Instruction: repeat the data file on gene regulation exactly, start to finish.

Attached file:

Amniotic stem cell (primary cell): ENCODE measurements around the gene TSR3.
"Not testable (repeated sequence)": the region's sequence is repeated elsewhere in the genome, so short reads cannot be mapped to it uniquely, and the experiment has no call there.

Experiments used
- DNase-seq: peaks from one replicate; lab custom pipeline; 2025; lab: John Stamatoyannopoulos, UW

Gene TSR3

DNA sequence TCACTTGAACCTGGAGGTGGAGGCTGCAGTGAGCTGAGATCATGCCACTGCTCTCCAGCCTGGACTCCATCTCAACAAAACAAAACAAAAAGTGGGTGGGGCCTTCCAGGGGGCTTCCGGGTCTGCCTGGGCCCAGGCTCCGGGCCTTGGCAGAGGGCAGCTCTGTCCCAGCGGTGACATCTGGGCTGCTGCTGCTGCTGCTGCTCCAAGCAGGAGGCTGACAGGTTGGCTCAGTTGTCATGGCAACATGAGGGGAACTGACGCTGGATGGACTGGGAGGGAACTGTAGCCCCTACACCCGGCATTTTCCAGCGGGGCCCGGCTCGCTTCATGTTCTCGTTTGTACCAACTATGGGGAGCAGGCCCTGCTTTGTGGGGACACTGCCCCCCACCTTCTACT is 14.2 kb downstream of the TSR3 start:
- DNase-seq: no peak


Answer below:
Amniotic stem cell (primary cell): ENCODE measurements around the gene TSR3.
"Not testable (repeated sequence)": the region's sequence is repeated elsewhere in the genome, so short reads cannot be mapped to it uniquely, and the experiment has no call there.

Experiments used
- DNase-seq: peaks from one replicate; lab custom pipeline; 2025; lab: John Stamatoyannopoulos, UW

Gene TSR3

DNA sequence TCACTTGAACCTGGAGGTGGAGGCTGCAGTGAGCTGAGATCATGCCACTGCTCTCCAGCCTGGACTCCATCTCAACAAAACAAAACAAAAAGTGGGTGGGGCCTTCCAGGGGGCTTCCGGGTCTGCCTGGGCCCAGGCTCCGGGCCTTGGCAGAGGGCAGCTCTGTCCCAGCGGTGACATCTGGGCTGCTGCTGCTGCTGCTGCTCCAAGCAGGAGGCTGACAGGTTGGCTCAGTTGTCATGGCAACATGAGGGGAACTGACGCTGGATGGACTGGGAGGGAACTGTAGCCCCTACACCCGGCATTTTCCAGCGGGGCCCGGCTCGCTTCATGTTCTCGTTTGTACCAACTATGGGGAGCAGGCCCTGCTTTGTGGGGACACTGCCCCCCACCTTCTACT is 14.2 kb downstream of the TSR3 start:
- DNase-seq: no peak